Becoming Aware of my ‘Racialized’ Past

As a young kid I was never really informed of race. I had little interactions with people of other races even into high school. I had no idea of the struggles and issues that were present within the city with regards to the native population or the country at large.

In my senior year of high school I picked up a job at a local retail center at which I stayed at for many years. Over this time the demographic changes the country, broadly, and the city, specifically, had began to change with an influx of minority populations immigrating to Canada and needing work at a low paying jobs such as my own workplace.

When I began at my workplace the workforce was predominantly white and the shift to a more diverse with varying ethnic workers took some years. I for one was never racist in the sense of offering direct discrimination to new works of other ethnic or cultures but can admit that I did cast bad light onto certain individuals of a particular group. The underlying racism is seen when I would cast that same light onto the group instead of the individual and perhaps presume certain things of them based on one initial reaction from one individual.

One of the things I had seen at my workplace was during breaks with people of mixed cultures would sit together and kind of inquisitively pick at some people asking them about there group that they are apart of. For example if two white Canadians are sitting with one Indian person the white people would inquire about the individuals entire culture. This can be seen on McIntosh (1990) with one of her tenets numbered 21 with that being, “I am never asked to speak for all the people of my racial group.”

In one instance that stuck with me. I was working in a certain area with a woman that was Muslim. The area was routine filled with people that had questions about product that either of us could answer. While both standing around in the same aisle, a couple had passed her up and walking by her asked me the question instead. This kinda hit me as I knew she could answer the question but they instead asked me. Now that could be either because I was white, male and non-Muslim (at least by the look of me) or a mixture of one or all of these characteristics but I still brought to me the awareness of something that just was not right.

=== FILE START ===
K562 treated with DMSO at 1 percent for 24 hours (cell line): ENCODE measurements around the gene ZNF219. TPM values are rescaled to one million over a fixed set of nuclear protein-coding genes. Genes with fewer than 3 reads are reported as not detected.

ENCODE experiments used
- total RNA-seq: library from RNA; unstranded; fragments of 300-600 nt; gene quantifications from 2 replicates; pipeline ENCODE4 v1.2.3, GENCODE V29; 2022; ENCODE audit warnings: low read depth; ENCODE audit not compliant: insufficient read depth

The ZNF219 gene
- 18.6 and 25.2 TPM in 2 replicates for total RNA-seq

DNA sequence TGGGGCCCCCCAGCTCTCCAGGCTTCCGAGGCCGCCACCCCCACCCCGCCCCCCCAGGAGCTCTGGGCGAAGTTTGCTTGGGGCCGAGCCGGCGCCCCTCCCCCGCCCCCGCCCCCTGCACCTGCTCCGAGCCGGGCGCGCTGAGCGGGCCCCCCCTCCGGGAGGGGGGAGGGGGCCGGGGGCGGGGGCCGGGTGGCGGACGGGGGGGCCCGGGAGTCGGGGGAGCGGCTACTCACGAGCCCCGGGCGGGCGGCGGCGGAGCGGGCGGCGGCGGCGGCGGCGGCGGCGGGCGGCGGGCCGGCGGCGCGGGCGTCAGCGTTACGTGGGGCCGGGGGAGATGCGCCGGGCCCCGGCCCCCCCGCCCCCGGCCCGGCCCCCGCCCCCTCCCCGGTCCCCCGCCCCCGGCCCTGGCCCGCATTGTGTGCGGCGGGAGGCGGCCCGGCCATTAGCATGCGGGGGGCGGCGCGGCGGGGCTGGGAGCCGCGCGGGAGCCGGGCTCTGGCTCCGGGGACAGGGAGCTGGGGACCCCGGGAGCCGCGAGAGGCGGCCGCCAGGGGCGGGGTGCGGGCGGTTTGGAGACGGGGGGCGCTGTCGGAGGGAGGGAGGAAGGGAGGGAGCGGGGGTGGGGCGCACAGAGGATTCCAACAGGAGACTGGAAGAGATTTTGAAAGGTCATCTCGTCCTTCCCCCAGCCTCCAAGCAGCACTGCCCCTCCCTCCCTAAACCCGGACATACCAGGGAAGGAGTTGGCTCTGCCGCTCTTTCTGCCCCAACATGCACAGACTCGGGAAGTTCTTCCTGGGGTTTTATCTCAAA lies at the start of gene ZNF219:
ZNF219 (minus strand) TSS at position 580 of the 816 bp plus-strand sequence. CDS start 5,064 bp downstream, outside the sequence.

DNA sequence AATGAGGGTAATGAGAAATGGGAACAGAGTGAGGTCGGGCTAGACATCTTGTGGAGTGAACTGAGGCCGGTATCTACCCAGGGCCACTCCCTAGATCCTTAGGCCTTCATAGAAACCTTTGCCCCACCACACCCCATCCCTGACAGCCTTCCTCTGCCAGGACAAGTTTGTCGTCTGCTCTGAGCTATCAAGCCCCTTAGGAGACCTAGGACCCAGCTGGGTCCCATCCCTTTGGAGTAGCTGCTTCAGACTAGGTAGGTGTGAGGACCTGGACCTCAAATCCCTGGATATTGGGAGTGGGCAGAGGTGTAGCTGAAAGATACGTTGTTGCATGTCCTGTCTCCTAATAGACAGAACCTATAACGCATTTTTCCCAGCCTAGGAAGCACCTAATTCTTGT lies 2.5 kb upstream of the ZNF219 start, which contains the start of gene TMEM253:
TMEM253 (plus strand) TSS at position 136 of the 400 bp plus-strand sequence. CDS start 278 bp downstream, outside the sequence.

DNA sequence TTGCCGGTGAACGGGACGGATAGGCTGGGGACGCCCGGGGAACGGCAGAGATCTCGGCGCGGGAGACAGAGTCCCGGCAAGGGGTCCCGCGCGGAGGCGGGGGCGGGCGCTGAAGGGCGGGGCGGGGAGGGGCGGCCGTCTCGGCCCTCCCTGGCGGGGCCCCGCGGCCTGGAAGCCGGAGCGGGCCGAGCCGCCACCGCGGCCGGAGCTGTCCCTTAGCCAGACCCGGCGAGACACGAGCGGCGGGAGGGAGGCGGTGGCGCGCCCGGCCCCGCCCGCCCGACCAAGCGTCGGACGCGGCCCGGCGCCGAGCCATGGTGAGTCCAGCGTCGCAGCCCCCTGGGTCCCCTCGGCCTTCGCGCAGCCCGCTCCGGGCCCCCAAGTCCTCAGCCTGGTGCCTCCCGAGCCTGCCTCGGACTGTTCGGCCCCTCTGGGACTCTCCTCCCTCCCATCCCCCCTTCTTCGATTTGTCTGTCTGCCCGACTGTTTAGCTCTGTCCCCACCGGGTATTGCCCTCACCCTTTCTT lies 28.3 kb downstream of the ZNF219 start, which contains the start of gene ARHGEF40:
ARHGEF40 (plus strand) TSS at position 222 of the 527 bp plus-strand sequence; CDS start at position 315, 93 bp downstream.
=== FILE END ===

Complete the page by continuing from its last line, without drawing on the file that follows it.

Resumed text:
I am not sure if you can call this white privilege but it more-or-less feels that way to me because I was sought after just for being who I was a white and/or male individual. This can be seen in McIntosh (1990) as tenet number 4 with that tenet being, “I can be pretty sure that my neighbors in such a location will be neutral or pleasant with me.”

I have to take this information and apply it in way that can benefit me a teacher. I cannot assume members of a race or ethnic group can speak for their entire group collectively. I cannot instigate equal policies when equitable policies would be preferred especially in those classrooms or schools with high demographics or indigenous peoples. I must be aware of my advantage that I had growing up within my own culture and language and not project my western ways of learning onto those students of differing cultures.

It is important that the predominately white field of education be aware of the historical advantages afforded to them in this country and that equitable policies be instilled during the pre-service teacher phase so that there is a authentic and meaningful experience to students of the future.

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